Purchase of taxable goods and services: When cryptoassets are used to purchase taxable goods and/or services, a key issue to consider is how the state where the transaction is taxed determines the sales price of the item or service being purchased. Although many states have yet to provide guidance, most that have issued instructions say sales tax should be determined based on the value of the cryptoasset in U.S. dollars at the point the transaction occurs. Thus, sellers that do not immediately convert cryptoassets received into cash will need to maintain accurate records to track historical valuations.
Alternatively, some states could choose instead to define “sales price” as the listed price for the item expressed in U.S. dollars by the seller.
Cryptoassets as investments: Given the virtual nature of cryptoassets, as guidance continues to be released, it is expected that most states will treat the purchase of cryptoassets as the purchase of an intangible asset and thus not subject to sales tax.
Unclaimed property/escheat reporting
Unclaimed property is property held by one party (typically, an insurance company, bank, other financial institution, or company) that is owned by another party, where the property has been dormant, with no activity from the owner for an extended period. Unclaimed property can be either tangible or intangible, although the vast majority of unclaimed property is intangible in nature, such as securities, checking/savings accounts, uncashed checks, security deposits, and similar items. After a specific amount of time has passed with no activity (called a dormancy period), the unclaimed property must be remitted to the state, which will attempt to find the rightful owner (all while earning interest on the property). The dormancy period can vary by state and depend on the type of property.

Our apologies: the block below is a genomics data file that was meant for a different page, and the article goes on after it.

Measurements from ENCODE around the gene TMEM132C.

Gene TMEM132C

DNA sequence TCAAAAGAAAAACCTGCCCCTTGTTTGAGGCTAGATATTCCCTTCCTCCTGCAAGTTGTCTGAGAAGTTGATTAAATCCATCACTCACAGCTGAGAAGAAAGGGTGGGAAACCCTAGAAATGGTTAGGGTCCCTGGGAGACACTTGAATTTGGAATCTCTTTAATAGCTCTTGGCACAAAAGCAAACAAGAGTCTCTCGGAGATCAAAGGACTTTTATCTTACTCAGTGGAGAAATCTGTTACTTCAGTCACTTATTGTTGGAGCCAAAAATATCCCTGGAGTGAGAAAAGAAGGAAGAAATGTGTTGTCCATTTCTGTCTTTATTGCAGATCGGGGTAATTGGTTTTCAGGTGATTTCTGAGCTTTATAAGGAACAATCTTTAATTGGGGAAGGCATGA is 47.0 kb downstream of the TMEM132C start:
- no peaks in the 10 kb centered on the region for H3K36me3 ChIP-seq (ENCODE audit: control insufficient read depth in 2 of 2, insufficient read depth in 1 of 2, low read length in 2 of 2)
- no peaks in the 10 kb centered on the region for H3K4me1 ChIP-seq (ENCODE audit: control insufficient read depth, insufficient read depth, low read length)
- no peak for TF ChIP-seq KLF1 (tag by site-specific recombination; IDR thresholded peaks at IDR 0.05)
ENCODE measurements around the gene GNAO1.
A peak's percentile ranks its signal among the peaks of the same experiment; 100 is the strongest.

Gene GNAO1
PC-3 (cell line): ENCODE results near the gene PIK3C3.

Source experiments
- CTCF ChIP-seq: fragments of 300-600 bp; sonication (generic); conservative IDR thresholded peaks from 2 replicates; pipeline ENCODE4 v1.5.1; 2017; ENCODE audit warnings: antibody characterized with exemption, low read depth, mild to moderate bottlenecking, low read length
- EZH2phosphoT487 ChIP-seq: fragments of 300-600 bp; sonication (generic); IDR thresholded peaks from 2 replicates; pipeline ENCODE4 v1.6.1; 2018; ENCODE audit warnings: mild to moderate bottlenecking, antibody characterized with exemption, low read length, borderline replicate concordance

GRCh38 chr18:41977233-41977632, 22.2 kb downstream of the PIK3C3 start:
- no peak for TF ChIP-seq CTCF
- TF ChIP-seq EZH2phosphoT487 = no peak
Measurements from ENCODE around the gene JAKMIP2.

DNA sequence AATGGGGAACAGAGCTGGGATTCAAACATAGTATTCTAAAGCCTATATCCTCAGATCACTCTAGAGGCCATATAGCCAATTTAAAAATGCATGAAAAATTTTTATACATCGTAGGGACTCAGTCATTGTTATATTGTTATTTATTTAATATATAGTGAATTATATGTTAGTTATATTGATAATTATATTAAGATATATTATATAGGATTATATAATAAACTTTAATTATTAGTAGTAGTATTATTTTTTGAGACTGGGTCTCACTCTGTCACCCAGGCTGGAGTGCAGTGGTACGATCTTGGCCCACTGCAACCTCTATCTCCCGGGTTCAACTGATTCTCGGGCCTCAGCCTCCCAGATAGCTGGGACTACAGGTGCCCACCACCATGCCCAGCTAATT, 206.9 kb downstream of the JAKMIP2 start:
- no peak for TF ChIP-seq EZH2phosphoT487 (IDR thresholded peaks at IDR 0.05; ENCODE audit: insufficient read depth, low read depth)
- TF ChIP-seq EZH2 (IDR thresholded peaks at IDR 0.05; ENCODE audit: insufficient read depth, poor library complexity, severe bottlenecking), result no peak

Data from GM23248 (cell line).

A number of states are starting to address whether cryptoassets are subject to unclaimed property reporting, either by specifically listing them and providing an applicable dormancy period or including them as part of an otherwise intangible catch-all category. It is notable that some states expressly requiring the escheatment of cryptoassets also require the holder to liquidate the cryptoasset position first before remitting the proceeds to the state (e.g., Illinois and Kentucky). Considering the ultimate goal is to return the property to its rightful owner, these same states have often enacted laws to eliminate any recourse against the holder by the owner for any loss of value after the cryptoasset was liquidated.
Despite recent price volatility, cryptoassets are here to stay. Accordingly, practitioners should continue to monitor emerging guidance in the coming months and years, particularly as it relates to the various tax types covered under the umbrella of state and local taxation.
Carolyn Quill, CPA, J.D., LL.M., is the lead tax principal at Thompson Greenspon in Fairfax, Va. Richard Mather, E.A., MSA, CAA, is a director at EFPR Group in Rochester, N.Y.; Jonathan McGuire, CPA, is senior tax manager at Aldrich Group in Salem, Ore.; and Kathleen Moran, CPA, MBA, MT, is a director at Pease Bell CPAs in Cleveland. Unless otherwise noted, contributors are members of or associated with CPAmerica Inc. For additional information about these items, contact Carolyn Quill at firstname.lastname@example.org.